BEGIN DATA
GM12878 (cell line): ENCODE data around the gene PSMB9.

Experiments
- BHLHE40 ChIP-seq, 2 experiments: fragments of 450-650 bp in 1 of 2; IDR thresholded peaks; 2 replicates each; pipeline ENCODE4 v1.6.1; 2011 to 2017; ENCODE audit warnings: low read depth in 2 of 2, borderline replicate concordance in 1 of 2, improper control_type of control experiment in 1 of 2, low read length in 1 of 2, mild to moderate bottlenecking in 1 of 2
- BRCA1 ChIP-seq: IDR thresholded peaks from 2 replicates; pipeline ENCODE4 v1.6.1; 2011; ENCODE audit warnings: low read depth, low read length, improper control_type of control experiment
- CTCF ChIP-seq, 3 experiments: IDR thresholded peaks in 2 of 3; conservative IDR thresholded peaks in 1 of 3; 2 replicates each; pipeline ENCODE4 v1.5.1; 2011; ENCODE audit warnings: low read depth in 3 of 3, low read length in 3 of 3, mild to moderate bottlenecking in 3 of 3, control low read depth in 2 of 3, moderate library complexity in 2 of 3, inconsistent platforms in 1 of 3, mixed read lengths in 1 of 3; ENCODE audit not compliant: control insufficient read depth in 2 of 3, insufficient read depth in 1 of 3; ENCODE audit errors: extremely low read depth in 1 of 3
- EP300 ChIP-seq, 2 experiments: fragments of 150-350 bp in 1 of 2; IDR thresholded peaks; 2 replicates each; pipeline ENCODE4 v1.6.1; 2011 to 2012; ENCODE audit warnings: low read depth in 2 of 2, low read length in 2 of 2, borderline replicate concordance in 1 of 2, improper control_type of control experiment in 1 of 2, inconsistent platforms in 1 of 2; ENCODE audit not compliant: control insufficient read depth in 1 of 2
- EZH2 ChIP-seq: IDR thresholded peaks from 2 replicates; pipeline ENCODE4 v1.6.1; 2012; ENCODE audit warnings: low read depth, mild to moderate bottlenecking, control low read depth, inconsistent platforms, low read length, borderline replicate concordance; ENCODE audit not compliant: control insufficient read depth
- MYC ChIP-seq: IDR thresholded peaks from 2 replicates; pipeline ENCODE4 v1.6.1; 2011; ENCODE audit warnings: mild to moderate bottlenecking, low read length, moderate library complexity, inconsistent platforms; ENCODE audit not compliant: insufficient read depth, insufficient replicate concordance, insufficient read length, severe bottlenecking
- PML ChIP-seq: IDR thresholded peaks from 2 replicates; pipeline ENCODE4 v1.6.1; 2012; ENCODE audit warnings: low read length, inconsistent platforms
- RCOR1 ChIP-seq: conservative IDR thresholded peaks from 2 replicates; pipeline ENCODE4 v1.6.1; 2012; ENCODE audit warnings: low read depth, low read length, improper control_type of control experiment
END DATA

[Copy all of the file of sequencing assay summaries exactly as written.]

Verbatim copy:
GM12878 (cell line): ENCODE data around the gene PSMB9.

Experiments
- BHLHE40 ChIP-seq, 2 experiments: fragments of 450-650 bp in 1 of 2; IDR thresholded peaks; 2 replicates each; pipeline ENCODE4 v1.6.1; 2011 to 2017; ENCODE audit warnings: low read depth in 2 of 2, borderline replicate concordance in 1 of 2, improper control_type of control experiment in 1 of 2, low read length in 1 of 2, mild to moderate bottlenecking in 1 of 2
- BRCA1 ChIP-seq: IDR thresholded peaks from 2 replicates; pipeline ENCODE4 v1.6.1; 2011; ENCODE audit warnings: low read depth, low read length, improper control_type of control experiment
- CTCF ChIP-seq, 3 experiments: IDR thresholded peaks in 2 of 3; conservative IDR thresholded peaks in 1 of 3; 2 replicates each; pipeline ENCODE4 v1.5.1; 2011; ENCODE audit warnings: low read depth in 3 of 3, low read length in 3 of 3, mild to moderate bottlenecking in 3 of 3, control low read depth in 2 of 3, moderate library complexity in 2 of 3, inconsistent platforms in 1 of 3, mixed read lengths in 1 of 3; ENCODE audit not compliant: control insufficient read depth in 2 of 3, insufficient read depth in 1 of 3; ENCODE audit errors: extremely low read depth in 1 of 3
- EP300 ChIP-seq, 2 experiments: fragments of 150-350 bp in 1 of 2; IDR thresholded peaks; 2 replicates each; pipeline ENCODE4 v1.6.1; 2011 to 2012; ENCODE audit warnings: low read depth in 2 of 2, low read length in 2 of 2, borderline replicate concordance in 1 of 2, improper control_type of control experiment in 1 of 2, inconsistent platforms in 1 of 2; ENCODE audit not compliant: control insufficient read depth in 1 of 2
- EZH2 ChIP-seq: IDR thresholded peaks from 2 replicates; pipeline ENCODE4 v1.6.1; 2012; ENCODE audit warnings: low read depth, mild to moderate bottlenecking, control low read depth, inconsistent platforms, low read length, borderline replicate concordance; ENCODE audit not compliant: control insufficient read depth
- MYC ChIP-seq: IDR thresholded peaks from 2 replicates; pipeline ENCODE4 v1.6.1; 2011; ENCODE audit warnings: mild to moderate bottlenecking, low read length, moderate library complexity, inconsistent platforms; ENCODE audit not compliant: insufficient read depth, insufficient replicate concordance, insufficient read length, severe bottlenecking
- PML ChIP-seq: IDR thresholded peaks from 2 replicates; pipeline ENCODE4 v1.6.1; 2012; ENCODE audit warnings: low read length, inconsistent platforms
- RCOR1 ChIP-seq: conservative IDR thresholded peaks from 2 replicates; pipeline ENCODE4 v1.6.1; 2012; ENCODE audit warnings: low read depth, low read length, improper control_type of control experiment